Sports Kinesis

In Sport (Kinesis)

Reflex associated problems usually manifest themselves during the formative years. However, if these abnormalities are not recognised during childhood, they must be compensated for in some way. The price paid for performance is usually increased susceptibility to stress.

It is common for symptoms to first appear during times of significant change. This brings to the surface difficulties that have been previously concealed by the process of compensation. When these problems are identified and treated at a neurological and physical level, players start to succeed in their chosen careers.

Many people, including professional sport players, don’t realise they may have varying degrees of immaturity of the Central Nervous System (CNS) or Neuro-Developmental Delay (NDD) which may surface when under stress, such as in a sporting final, a must-win situation, correctly executing movement patterns or even living and working away in a new environment.

This may cause aberrant primitive reflex(es) (NDD) to be activated, stimulating interference with the natural execution of the skills needed for that performance, possibly causing anxiety, affecting decision making and self confidence (mental toughness).

The stressful situation may show that there are gaps or windows within the development of the central nervous system (neurological dysfunction / neuromotor immaturity), affecting elite performance at a critical time.

This may have gone unnoticed throughout the player’s life, until the stressful situation comes along, interfering with performance, resulting in possibly fear, anxiety or stress (which can cause brain fog) affecting decision making and streamline performance at critical times, when usually everything is fine and cool, mental toughness and relaxation are the norm.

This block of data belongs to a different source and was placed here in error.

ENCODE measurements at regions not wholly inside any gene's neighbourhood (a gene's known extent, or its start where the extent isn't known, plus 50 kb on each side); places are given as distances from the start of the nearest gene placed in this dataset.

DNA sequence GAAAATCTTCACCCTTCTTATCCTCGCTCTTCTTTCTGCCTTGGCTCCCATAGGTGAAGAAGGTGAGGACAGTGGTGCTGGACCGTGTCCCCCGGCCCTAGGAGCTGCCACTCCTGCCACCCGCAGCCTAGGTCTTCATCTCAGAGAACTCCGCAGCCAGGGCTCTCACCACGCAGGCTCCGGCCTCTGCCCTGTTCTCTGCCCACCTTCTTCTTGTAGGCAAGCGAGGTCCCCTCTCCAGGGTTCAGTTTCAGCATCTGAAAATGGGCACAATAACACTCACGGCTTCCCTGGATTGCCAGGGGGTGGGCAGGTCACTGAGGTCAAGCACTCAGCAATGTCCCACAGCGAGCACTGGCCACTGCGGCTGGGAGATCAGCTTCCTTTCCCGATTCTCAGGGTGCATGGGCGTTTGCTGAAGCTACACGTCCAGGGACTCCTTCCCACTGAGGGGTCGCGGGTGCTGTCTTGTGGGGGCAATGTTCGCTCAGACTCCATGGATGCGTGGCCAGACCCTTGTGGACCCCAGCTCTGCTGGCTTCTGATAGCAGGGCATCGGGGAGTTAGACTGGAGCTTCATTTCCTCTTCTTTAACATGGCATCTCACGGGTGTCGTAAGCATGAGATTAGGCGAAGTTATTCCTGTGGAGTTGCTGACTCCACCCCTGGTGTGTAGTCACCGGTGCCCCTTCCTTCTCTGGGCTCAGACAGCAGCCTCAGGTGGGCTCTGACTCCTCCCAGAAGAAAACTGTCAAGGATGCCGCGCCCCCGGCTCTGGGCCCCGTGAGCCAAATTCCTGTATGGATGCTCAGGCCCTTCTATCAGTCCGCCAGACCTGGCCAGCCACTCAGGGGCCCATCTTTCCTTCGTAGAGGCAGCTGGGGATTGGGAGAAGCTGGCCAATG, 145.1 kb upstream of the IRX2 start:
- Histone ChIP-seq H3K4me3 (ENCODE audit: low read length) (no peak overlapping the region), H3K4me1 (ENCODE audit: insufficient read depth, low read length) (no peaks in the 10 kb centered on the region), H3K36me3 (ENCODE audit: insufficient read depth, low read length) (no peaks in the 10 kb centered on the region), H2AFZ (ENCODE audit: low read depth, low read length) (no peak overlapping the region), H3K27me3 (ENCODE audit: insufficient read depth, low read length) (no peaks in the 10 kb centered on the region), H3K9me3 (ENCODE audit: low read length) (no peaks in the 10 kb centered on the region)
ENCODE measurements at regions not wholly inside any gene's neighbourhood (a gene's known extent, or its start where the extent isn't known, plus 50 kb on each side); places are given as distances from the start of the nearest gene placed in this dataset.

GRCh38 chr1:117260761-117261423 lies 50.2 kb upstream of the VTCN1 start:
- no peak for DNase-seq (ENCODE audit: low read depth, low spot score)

Players cannot consciously control this situation as the reflexive stimulation and activation is triggered by the lower brain, without cortical control, so interfering with decision making at the right time, and precision of movement.

Many athletes may not have any knowledge of, understanding or conscious experience of aberrant primitive or under-developed postural reflexive interference in everyday or sporting movement patterns. This may have been previously concealed by the process of compensation It is something that they have grown up with and so have no experience of anything different in performance. They will assume to be normal because they have never known anything else.

Dr. Peter Blythe of the Institute for Neuro-Physiological Psychology said in January 2012, “I believe everyone has some degree of immaturity of the Central Nervous System” (CNS).

With elite athletes who need to perform to their highest level and potential, diagnosing immaturity of the CNS or Neuro-Developmental Delay (NDD) and following a ‘Stimulation and Inhibition Movement Programme may mean the difference between winning and losing; coming first instead of the usual third, knocking off those few tenths of a second, performing that shot with ease of fluency and being cool when the ‘heat is on!’ – being able to process all relevant perceptual information without overloading the thinking part of the brain, (cortex), and so it can function efficiently in an anxiety / stressful atmosphere.

Research indicates that approximately 75% of the children (and so adults) with learning difficulties have an immature primitive reflex as a contributing factor (Bender 1971). Not all academic problems result from immature reflexes, but many academic problems are compounded by reflexive interference.

There is also the area of release of power during movement. A well known neuro-surgeon Dr. Temple Fay quoted, “Individuals still under the influence of early reflexes do not lack power, they lack control and proper release of power. The greater the primitive power, the less skill (and control) of power” (Fay 1958)

If these reflexes are affecting a player’s release and control of power, they will be influencing his speed and change of speed. I believe energy will be misdirected and wasted, therefore reducing speed, power and quality of performance, resulting in postural reflexes working harder to maintain stability and correct movement patterns (compensation).